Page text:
American Museum of Natural History
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Teaching Tips | Science | Pedagogy |
- Educators can use this animation to provide an overview of recent global weather events.
- Educators may want to have students switch off the highlighted events boxes at first to see if students can identify any patterns or events on their own.
- These are weather events from recent years and cannot be attributed directly to human impacts on the climate system, but they can be used to help illustrate variability and impacts of climate on society.
- Climate terms, events, and comparisons to weather are not differentiated on this visual, therefore the instructor can develop lessons that use this animation to help students learn climate concepts.
- Students can research news articles or related videos or images about specific storm events, adding another dimension to the use of this visualization.
About the Science
- Uses NOAA satellite data to show climate and weather events beginning in January 2009.
- These images come from combining images from the five weather satellites that observe the Earth and its atmosphere every half-hour.
- Comments from expert scientist: This module covers a wide range of weather events from space. For each small window that pops up, there is relevant scientific information provided. There is no explanations for the gaps in data, and there are no citations to the original data.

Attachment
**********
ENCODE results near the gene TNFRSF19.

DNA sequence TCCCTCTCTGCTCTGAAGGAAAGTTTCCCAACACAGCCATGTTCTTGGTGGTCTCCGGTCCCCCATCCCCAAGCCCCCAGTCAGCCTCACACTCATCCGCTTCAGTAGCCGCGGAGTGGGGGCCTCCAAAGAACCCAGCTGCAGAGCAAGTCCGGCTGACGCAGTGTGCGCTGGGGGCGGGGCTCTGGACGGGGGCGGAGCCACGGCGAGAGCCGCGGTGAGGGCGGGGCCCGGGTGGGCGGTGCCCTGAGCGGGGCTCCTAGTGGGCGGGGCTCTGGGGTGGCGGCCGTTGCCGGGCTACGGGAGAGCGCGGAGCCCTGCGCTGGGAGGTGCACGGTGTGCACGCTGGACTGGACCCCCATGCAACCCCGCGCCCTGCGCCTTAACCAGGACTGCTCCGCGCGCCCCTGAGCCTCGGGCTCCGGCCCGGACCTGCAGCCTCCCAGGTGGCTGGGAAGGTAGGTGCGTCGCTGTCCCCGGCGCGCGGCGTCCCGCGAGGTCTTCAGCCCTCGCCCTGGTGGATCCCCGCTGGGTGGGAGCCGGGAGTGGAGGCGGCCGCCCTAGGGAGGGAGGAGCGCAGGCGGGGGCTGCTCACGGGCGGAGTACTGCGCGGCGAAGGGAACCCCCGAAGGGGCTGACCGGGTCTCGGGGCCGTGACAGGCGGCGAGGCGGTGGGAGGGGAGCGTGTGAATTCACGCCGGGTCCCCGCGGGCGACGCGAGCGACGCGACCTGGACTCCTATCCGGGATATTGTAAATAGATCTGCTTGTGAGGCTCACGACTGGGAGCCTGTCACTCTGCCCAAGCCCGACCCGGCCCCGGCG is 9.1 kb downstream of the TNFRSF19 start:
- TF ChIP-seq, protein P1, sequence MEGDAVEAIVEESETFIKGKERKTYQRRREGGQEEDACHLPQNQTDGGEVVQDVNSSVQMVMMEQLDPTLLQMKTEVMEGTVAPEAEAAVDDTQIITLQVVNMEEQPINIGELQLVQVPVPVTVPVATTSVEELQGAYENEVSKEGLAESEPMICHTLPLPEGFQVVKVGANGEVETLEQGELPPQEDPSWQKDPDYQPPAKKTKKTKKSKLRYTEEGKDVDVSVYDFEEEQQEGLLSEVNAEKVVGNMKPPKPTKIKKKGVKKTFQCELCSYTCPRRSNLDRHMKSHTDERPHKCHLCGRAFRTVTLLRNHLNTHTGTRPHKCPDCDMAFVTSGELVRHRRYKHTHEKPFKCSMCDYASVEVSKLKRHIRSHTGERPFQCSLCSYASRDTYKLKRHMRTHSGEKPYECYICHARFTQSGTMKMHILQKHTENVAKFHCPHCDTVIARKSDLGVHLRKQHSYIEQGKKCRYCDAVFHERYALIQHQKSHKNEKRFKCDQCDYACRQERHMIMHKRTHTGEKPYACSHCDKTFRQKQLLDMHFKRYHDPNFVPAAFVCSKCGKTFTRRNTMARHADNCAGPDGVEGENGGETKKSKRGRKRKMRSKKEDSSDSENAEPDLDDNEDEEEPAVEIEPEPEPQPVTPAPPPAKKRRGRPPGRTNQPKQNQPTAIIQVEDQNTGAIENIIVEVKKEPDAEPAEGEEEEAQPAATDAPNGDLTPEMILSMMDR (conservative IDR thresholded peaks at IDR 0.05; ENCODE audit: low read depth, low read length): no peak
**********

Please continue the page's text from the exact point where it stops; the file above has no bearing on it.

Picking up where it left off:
About the Pedagogy
- This visual is meant to be embedded in a lesson on climate and weather. The pop-up information boxes identify mostly weather events such as hurricanes and areas of flooding etc. that might not necessarily be evident to the students. Students can pause and replay easily.
- This animation is a compelling way to visualize the dynamics of Earth's atmosphere over recent years.
Technical Details/Ease of Use
- Great technical quality, although the quality of the stream may vary on bandwidth and traffic.
- Animation automatically starts playing, but not with the most recent data. User will need to drag slider bar on timeline to start at the beginning of the data set.
- The interface is easy to use. The user can play the display continuously from January 2009 - June 2011 (as of August, 2011) or jump to specific dates and events.
- Layers (e.g., highlighted events, border and the part of the globe not covered by the satellites) can be turned off and on.
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